Gold Coast 2018 (GC2018) was the largest sporting event staged in Australia this decade. More than 6,600 athletes and team officials from 70 Commonwealth nations and territories came to Queensland. They were joined by in excess of 3,000 international media, 15,000 volunteers, a security force of 10,000 and over 1.5 million spectators, 670,000 from overseas. There was a broadcast audience of around 1.5 billion. How should we evaluate thehuman rights legacyof the Commonwealth Games, beyond the ‘inspiration’factor? What can we learn for an Olympics bid in 2032?

The good news

There were some visible moments of human rights triumphs during these Games:

  • The Gold Coast 2018 Commonwealth Games Corporation (GOLDOC) did some ground-breaking work on a creating a meaningfulhuman rights policy.
  • GOLDOC took part in an Australian-first benchmarking program designed to measure the inclusion of lesbian, gay, bisexual, transgender, intersex (LGBTI) people within Australian sport.
  • The GC2018 Games can make claims proudly about the first major sporting event in history to have equal events and medal chances for men and women. This brought more focus on gender equality issues for the delegations. It also brought into sharp relief the highly challenging & complex questions aroundtransgender and Intersexathletes competing, where due process and dignity are paramount concerns.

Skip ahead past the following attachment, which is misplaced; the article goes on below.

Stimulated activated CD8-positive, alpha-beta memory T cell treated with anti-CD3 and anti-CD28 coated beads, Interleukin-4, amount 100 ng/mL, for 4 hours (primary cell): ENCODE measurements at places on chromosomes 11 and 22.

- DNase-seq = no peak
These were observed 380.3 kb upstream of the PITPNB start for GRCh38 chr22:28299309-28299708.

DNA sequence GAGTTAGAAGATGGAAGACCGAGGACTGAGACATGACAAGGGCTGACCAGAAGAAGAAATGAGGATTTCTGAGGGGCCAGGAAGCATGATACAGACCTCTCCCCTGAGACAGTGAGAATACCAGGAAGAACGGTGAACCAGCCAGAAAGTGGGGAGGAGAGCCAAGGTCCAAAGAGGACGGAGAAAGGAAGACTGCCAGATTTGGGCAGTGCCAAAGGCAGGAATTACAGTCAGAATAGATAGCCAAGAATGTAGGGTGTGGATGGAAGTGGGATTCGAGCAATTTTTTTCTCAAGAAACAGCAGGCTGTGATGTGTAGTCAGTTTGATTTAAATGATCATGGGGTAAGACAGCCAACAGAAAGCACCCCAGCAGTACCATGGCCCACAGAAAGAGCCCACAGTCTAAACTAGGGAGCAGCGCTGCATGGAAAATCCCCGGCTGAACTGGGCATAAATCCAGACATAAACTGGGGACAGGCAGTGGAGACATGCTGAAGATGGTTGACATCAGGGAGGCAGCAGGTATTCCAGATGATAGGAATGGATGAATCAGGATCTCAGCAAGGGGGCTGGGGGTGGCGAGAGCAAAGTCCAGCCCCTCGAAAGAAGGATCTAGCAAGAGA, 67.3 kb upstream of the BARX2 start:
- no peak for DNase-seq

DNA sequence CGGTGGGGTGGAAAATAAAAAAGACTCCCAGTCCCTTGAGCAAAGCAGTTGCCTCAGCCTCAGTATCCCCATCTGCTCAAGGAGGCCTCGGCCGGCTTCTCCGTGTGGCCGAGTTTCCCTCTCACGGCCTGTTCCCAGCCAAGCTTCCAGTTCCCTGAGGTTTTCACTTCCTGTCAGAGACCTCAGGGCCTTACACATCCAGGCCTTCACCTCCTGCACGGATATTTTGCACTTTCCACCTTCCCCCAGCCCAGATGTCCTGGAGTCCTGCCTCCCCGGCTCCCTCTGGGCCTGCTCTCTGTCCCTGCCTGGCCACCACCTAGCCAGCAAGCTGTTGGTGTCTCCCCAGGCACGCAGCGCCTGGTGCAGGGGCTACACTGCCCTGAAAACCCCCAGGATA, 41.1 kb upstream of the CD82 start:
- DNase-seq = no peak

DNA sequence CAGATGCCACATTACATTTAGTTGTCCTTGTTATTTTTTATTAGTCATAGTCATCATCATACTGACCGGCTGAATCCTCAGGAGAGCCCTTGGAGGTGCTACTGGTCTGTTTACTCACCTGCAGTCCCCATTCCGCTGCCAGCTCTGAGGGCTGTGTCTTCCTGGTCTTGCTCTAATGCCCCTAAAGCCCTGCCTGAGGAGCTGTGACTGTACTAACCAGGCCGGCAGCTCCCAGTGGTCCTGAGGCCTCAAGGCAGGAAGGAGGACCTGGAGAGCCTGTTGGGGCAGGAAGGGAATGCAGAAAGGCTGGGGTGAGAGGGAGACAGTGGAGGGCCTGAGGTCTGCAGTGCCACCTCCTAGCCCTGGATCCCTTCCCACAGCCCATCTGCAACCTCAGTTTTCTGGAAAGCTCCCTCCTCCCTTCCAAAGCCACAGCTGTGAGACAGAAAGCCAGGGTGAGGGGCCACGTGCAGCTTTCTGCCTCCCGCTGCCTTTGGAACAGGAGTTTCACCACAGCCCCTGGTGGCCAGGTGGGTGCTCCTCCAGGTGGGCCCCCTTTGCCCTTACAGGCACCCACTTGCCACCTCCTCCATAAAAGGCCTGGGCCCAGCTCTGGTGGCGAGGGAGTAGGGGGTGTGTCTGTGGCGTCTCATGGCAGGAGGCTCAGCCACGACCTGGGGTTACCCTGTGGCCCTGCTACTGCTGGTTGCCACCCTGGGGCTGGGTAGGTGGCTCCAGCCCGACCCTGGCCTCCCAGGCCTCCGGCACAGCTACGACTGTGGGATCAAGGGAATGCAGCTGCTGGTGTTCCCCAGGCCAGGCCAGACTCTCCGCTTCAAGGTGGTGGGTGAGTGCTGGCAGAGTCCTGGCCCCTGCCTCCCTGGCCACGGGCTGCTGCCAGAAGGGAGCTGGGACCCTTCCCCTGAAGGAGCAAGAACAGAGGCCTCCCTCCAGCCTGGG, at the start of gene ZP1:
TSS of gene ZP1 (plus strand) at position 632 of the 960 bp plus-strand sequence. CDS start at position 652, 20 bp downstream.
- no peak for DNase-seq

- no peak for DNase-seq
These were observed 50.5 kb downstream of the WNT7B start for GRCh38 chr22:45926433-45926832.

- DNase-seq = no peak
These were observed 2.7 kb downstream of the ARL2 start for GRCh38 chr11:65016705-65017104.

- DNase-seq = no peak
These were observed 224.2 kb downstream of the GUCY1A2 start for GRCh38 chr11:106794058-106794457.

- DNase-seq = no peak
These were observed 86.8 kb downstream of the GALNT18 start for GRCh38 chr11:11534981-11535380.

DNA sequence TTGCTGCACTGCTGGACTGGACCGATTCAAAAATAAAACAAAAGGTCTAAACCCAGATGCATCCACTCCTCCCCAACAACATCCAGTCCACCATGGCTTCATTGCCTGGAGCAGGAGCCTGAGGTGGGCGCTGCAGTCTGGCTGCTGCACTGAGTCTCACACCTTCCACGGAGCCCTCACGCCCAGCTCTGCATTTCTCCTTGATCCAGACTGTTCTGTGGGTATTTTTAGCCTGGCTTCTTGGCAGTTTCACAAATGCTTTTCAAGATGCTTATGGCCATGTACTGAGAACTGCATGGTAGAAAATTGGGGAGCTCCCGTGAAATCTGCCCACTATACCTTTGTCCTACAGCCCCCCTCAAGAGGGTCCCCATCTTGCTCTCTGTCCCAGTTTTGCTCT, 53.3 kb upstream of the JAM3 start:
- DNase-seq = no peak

• Para athletes participating in mainstream events set a precedent at these Games, sparking a movement to reform the Olympics in the same manner. An exemplary moment was Kurt Fearnley’sspeechafter winning a silver medal, on bringing the topic of the rights of people living with disabilities into our daily lives: “Inclusion’s working, we’re nailing this… Let’s take the conversation further”
  • TheReconciliation Action Planis an Australian first for a MSE. GOLDOC established the Yugambeh Elders Advisory Group and the Indigenous Working Group.
  • The London Olympics took strides, but GC2018 can take pride in its Sustainable Procurement Policy.
  • GOLDOC worked with UNICEF to create a Safe-Guarding Children policy.
  • Queensland Tourism and the Gold Coast City Council created an Accessible Tourism website andresources.

The bad news

There were more questionable moments, from the Mayor of the Gold Coast opening the games whilst under anactive corruption investigation, sexual assaultchargesagainst a senior delegation official who then left the country, and anextraordinary security presencedespite no particular threat that raised civil liberties concerns.

Generally speaking, Australia should not use MSEs as an opportunity to trial new security measures or experiment with counter-terrorism techniques, and stop the overly securitised nature of these events. Outside the netball stadium, I counted double the number of police/army uniforms to punters.